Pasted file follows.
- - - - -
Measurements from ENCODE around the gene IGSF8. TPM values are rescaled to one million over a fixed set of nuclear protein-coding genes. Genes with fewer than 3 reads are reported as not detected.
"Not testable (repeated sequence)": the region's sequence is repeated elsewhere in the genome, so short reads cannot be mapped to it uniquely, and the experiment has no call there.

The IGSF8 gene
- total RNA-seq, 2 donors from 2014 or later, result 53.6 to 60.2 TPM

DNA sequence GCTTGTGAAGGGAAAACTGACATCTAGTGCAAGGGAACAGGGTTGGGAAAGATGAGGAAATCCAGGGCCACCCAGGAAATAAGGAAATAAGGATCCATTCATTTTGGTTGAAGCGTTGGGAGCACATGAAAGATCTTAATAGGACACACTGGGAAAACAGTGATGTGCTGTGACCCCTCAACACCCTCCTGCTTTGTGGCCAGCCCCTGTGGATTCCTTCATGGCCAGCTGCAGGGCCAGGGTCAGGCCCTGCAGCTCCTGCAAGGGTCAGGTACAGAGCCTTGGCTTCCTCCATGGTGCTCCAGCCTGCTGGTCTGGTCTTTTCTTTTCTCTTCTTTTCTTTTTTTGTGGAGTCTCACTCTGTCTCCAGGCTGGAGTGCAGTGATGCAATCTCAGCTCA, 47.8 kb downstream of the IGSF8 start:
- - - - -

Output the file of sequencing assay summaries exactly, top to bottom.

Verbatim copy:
Measurements from ENCODE around the gene IGSF8. TPM values are rescaled to one million over a fixed set of nuclear protein-coding genes. Genes with fewer than 3 reads are reported as not detected.
"Not testable (repeated sequence)": the region's sequence is repeated elsewhere in the genome, so short reads cannot be mapped to it uniquely, and the experiment has no call there.

The IGSF8 gene
- total RNA-seq, 2 donors from 2014 or later, result 53.6 to 60.2 TPM

DNA sequence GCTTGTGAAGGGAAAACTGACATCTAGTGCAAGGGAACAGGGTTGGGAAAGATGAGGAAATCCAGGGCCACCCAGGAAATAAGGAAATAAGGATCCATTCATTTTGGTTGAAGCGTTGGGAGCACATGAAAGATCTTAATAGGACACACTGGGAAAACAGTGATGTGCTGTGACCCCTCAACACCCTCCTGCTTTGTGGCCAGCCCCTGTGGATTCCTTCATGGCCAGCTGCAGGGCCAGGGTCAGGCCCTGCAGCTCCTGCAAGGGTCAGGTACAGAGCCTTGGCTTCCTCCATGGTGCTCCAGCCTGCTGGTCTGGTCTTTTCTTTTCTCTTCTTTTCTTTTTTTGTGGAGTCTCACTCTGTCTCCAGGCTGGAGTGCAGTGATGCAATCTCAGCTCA, 47.8 kb downstream of the IGSF8 start: